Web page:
"By this my Father is glorified, that you bear much fruit and so prove to be my disciples. As the Father has loved Me, so have I loved you. Abide in My love. If you keep My commandments, you will abide in My love, JUST AS I have kept My Father's commandments and abide in His love. These things I have spoken to you, that My joy may be in you, and that your joy may be full." John 15:8-11

In John 17:20-23, Yeshua prays to His Father, YHVH, that we become echad (Hebrew for "one") with Spirit "just as", in similar fashion, in like manner as He is echad with Spirit "…that My joy might abide in them and that their joy might be full". Yeshua was drawing on the imagery found in the opening verses of this article. He knew where His Joy was to be found - in the Nature of Spirit found in the Words of His Father. By being obedient to His Father's Words, He became echad with His Father and He opened the Way for us to become echad, too. The Hebrew letters aleph-chet-dalet are what make up the Hebrew word echad. The Hebrew letter aleph is shown as the head of an ox and as we saw with chedvah, chet-dalet is a door in the fence to enter into covenant with Him. Aleph represents a fullness of strength and power. So, when this word, echad, was originally used it would have been defined as "the strength of someone coming into covenant". Where did Yeshua find His Joy? He found it in the keeping of His Father's commandments for they are what caused Him to abide in the Presence of His Father where there is "fullness of joy". He goes on to say the glory given to Him by YHVH is also given to us. In John 15:8-11 we are told the means by which to acquire that glory is the same means Yeshua acquired it - to abide, to make our residence in the Nature of Spirit as defined by the Words of the Father. It is in the keeping of those Words that we come into YHVH's Presence, becoming one with Him and, thereby, finding the strength of His Joy in us.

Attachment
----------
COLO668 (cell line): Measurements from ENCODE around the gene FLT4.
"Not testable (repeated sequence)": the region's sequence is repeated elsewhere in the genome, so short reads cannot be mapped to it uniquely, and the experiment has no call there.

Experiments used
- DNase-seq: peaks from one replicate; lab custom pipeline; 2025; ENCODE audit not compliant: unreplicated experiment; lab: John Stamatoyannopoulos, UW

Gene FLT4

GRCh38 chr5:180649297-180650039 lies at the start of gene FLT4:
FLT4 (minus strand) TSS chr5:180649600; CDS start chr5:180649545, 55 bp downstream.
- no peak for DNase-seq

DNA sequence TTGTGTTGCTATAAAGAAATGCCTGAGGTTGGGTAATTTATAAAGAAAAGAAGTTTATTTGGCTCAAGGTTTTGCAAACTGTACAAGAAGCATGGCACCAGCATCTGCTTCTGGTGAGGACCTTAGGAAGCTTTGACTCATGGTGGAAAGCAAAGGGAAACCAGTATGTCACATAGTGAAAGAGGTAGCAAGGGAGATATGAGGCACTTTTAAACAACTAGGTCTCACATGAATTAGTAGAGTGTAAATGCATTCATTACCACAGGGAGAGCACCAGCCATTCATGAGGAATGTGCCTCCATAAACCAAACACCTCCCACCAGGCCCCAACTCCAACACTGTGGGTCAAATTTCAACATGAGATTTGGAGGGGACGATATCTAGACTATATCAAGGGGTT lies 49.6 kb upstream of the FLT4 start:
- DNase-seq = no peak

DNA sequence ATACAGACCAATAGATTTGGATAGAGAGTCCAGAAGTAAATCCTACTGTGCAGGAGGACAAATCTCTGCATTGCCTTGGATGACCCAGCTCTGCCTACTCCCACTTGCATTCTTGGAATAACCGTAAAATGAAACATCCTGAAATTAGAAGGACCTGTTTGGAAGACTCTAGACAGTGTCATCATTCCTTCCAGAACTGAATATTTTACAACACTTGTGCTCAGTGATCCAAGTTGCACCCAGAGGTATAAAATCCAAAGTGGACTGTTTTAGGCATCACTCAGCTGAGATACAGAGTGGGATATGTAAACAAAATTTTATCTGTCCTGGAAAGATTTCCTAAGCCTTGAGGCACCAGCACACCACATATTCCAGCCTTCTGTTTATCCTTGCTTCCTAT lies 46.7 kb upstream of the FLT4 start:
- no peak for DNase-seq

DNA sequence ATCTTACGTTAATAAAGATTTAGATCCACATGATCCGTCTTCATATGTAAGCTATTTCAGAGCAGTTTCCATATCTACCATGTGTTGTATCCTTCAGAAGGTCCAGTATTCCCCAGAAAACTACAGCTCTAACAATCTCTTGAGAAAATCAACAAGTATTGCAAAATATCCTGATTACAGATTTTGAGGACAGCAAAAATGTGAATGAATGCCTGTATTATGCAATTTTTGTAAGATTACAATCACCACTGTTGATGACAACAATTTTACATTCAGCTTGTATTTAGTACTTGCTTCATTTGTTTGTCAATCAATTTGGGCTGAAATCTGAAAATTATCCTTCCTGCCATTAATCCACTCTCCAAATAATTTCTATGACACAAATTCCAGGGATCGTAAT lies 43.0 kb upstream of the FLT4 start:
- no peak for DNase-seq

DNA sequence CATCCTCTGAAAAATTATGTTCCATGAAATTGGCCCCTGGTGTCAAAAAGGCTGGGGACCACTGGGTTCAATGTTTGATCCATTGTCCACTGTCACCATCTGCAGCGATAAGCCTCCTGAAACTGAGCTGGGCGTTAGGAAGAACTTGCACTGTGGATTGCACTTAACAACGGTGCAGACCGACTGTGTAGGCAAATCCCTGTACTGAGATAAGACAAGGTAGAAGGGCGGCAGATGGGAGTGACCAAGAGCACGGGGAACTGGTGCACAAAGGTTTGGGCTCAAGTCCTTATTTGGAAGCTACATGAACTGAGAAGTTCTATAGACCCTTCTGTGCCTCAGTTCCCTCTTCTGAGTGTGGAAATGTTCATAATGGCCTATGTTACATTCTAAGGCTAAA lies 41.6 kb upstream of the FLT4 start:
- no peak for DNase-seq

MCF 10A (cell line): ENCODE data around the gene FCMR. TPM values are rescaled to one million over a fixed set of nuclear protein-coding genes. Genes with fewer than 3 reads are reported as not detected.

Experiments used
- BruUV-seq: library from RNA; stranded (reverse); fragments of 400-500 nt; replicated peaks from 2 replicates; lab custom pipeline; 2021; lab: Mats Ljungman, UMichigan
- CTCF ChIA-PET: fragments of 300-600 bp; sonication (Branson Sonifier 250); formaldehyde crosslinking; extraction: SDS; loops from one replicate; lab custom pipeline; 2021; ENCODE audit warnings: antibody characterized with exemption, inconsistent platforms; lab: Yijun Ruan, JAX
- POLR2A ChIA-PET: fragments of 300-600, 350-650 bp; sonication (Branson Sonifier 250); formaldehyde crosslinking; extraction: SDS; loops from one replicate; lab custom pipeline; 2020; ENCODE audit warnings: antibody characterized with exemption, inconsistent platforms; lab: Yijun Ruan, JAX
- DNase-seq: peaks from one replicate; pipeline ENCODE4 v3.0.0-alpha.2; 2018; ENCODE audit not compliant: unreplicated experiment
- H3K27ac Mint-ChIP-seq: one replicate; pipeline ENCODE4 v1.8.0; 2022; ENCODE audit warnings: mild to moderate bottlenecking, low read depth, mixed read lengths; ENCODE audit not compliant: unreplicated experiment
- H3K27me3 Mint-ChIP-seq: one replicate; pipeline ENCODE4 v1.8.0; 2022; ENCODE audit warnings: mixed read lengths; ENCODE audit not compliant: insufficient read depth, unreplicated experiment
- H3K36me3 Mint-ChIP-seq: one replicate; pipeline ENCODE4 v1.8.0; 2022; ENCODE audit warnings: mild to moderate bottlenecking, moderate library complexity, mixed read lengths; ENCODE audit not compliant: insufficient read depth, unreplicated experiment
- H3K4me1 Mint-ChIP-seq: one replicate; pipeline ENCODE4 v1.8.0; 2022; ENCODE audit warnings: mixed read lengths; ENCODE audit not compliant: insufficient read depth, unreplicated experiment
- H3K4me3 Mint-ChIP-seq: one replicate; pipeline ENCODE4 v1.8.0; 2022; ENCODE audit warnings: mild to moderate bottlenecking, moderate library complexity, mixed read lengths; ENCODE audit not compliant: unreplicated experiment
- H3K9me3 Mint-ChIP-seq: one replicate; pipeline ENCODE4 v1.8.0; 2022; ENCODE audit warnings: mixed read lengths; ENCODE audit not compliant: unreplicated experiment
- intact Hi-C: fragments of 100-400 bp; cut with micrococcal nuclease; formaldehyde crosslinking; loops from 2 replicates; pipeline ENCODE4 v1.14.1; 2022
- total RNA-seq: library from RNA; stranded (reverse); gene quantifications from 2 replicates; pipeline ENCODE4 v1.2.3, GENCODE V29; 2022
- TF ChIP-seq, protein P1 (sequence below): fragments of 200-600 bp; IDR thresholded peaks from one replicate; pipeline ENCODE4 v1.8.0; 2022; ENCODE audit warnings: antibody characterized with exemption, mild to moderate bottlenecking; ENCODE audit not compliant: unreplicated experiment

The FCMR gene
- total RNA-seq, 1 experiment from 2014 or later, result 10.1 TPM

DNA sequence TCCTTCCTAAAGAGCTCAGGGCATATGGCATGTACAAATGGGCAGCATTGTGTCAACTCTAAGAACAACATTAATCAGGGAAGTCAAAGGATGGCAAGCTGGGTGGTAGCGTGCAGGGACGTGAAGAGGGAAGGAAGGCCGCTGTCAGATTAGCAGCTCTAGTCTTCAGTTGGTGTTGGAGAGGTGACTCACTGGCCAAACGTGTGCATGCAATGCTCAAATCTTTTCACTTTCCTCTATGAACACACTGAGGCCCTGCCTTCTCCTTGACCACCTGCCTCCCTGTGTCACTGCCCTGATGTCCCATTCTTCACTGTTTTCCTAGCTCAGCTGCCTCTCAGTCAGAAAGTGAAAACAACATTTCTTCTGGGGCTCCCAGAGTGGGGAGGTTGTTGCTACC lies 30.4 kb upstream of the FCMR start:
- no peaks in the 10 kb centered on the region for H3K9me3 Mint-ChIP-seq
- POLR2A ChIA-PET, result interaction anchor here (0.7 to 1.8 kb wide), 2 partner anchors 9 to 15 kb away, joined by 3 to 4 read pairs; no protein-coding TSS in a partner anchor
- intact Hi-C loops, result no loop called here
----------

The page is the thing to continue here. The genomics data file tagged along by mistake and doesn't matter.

Whether YHVH summarizes holiness in a single commandment as with Adam, in the constitution of a nation as with Moses, or in the expression of His Life as exampled by Yeshua, the requirement for abiding in His Presence has always been the same - obedience to His Words. "IF you will obey My voice and IF you will attend to My instructions by following them, THEN will you be My Holy People and THEN will you abide in the Presence of the Eternal One - the Source of LIFE" (Exodus 19:5-6, Matthew 19:16-19).

When Moses asked YHVH to "show me your Glory" in Exodus 33:18-19, the next chapter shows YHVH answering that request by proclaiming "the Name". The Name of YHVH is found manifested in His Nature. So, when Yeshua said He "manifested YHVH's Name" in John 17:6, the characteristics He was speaking of can be found in Exodus 34:5-7. If you look at the wording used in describing His Name, His Glory in that passage from Exodus, you find them similarly listed again in Galatians 5:22-23 and described as the "fruit of the Spirit" - love, joy, peace, longsuffering, gentleness, goodness, faith, meekness, and self-control. These are the Nature of Spirit (and collectively, there is only one "fruit"). Too often, we tend to confuse these attributes with feeling. While the first three do have some associative feeling most of us can relate to, if you look at the rest - there is no "feeling" or emotion that can be associated with them whatsoever. No one has ever "felt" longsuffering for instance. Longsuffering (or patience) is something you "do", not something you "feel". You suffer, or endure something for a long while. Faithfulness is just that - BEING faithful in the middle of adverse circumstances that would strain the credibility of His Goodness. Self-control is something you just "exercise." If we realize that love, joy and peace are just as much "do" actions as the rest, we see that these all are just choices we make in the middle of whatever circumstances are presented us.